Casting a Spectogram into Concrete

spectocast_capture

I chose a spectogram as the source image to cast against because the image has both large and small features and regularized, data derived textures.

In the above image I created a heightmap from a selected portion of a spectogram from an earlier study where I recorded ambient noise in 9 locations in Pittsburgh and visually analyzed them.  This selection shows the sound recording of a passing helicopter.  The spectogram is detailed enough to see features too minute in volume or duration to hear.  In the spectogram of the passing helicopter you can see individual vertical lines that denote the individual copter blades beating the wind.  The parallel horizontal curves show the multiple frequencies at which the sounds of the helicopter resonate.

Related Links

Sound study with recordings, spectograms, and analysis

Recording of passing helicopter slowed by 10 times with pitch maintained

Procedure

Initially I was going to mill the “spectocast” from foam and then I decided to mill from MDF. I have lots of both materials so maybe I still will.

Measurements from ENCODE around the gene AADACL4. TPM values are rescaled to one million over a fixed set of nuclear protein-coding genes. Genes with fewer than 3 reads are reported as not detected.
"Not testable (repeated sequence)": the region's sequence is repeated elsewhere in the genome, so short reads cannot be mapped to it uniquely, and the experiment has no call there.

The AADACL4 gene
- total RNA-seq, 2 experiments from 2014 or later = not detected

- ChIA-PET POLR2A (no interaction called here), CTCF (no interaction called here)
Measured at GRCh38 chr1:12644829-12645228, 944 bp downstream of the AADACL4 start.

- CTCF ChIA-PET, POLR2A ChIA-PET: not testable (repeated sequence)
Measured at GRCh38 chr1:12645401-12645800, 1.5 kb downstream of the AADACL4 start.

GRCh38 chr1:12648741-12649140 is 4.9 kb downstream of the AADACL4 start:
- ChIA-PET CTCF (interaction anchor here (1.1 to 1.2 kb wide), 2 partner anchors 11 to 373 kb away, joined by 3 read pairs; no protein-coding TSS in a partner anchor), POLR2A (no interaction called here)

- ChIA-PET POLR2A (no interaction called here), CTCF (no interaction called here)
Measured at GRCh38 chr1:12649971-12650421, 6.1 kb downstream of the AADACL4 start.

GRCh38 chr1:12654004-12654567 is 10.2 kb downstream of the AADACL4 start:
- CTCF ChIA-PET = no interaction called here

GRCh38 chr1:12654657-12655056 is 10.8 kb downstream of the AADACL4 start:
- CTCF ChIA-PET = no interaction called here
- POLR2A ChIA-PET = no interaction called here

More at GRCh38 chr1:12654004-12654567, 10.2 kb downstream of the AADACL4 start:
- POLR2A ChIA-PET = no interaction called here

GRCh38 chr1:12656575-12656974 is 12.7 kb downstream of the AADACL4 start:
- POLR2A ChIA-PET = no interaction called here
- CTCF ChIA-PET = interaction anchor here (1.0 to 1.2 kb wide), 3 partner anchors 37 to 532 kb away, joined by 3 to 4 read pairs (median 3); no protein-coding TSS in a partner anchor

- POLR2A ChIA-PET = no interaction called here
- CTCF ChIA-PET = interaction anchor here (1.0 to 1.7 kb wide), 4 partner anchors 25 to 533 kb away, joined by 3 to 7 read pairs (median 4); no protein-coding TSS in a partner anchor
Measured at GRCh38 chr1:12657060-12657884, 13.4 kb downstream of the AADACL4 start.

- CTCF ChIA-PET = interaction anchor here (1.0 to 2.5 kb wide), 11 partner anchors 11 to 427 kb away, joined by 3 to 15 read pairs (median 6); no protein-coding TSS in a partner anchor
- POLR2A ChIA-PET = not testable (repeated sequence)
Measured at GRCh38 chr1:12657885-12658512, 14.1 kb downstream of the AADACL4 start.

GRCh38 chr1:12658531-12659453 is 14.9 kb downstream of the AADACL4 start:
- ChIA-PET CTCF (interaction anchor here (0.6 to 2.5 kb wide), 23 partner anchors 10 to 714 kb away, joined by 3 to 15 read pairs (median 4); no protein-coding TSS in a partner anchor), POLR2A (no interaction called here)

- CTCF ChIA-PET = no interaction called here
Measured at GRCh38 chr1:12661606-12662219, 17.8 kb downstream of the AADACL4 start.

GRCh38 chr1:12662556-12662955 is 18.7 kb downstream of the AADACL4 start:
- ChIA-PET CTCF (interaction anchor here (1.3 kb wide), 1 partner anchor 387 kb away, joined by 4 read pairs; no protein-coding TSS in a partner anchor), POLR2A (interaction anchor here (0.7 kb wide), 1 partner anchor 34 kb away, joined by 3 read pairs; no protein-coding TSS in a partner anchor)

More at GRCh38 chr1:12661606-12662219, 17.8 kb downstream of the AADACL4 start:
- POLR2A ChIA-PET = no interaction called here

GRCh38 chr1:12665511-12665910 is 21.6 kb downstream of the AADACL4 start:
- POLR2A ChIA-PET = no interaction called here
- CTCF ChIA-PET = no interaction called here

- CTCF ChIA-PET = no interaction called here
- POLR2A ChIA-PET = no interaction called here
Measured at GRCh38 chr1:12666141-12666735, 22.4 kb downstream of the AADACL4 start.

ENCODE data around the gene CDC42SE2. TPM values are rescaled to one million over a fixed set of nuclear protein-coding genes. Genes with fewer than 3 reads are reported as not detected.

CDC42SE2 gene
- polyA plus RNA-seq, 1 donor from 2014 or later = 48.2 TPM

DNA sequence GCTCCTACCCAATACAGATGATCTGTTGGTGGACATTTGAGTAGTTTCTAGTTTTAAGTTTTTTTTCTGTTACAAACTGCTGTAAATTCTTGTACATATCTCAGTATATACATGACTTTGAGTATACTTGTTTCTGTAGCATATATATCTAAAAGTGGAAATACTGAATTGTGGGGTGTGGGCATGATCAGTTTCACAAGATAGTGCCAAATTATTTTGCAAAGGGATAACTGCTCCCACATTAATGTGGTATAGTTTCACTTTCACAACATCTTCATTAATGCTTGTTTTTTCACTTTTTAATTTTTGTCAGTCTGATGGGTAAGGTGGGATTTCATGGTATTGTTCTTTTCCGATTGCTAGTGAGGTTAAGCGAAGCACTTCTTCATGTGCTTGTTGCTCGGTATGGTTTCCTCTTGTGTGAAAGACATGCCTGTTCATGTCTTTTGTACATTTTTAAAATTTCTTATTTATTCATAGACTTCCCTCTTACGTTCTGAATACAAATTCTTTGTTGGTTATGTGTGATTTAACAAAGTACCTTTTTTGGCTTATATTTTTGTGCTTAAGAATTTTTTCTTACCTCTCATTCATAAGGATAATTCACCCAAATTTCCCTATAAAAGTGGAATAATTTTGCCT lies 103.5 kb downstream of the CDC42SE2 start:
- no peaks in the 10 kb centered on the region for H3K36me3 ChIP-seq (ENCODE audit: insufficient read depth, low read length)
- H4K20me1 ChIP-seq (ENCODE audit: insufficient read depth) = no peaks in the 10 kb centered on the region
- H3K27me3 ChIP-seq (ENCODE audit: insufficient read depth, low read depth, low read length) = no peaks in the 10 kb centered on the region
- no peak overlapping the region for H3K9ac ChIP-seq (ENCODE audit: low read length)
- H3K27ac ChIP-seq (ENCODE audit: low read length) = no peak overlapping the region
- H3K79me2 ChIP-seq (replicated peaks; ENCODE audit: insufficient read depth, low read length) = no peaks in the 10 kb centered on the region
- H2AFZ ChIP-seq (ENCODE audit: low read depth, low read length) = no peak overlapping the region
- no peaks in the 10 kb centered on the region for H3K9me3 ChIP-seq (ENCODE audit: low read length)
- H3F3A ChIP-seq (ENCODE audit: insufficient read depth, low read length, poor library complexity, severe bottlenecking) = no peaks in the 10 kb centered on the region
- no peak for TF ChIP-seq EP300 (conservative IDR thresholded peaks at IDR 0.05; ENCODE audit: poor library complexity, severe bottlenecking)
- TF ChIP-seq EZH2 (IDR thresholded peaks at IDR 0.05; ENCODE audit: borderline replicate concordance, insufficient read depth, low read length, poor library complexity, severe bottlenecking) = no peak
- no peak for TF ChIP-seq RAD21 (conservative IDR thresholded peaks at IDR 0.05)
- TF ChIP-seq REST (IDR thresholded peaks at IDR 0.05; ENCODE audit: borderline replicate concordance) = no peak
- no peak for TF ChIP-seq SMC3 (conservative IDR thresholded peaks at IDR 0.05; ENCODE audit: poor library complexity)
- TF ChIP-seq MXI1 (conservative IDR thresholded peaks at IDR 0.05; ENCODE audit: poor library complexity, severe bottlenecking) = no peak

The milling process will likely not give me the desired resolution.  So I am currently 3D printing a plaster positive and a plaster negative.  This will give me a high fidelity original.  Each print is 5″ by 2.5″.

spectocast_capture2

The prints will be used to make positive and negative latex or silicone molds which can be used repeatedly.

I recognize that fidelity will be lost to the concrete that I am using.  The concrete features a rough aggregate which I may make even more rough with the addition of metal particles.  If any loss in fidelity occurs in the process of creating a final cast, I would like it to be the result of the properties of the cast material.

Once I have a latex or silicone mold, I can create casts using varying concrete aggregates (including rockite) and compare the results.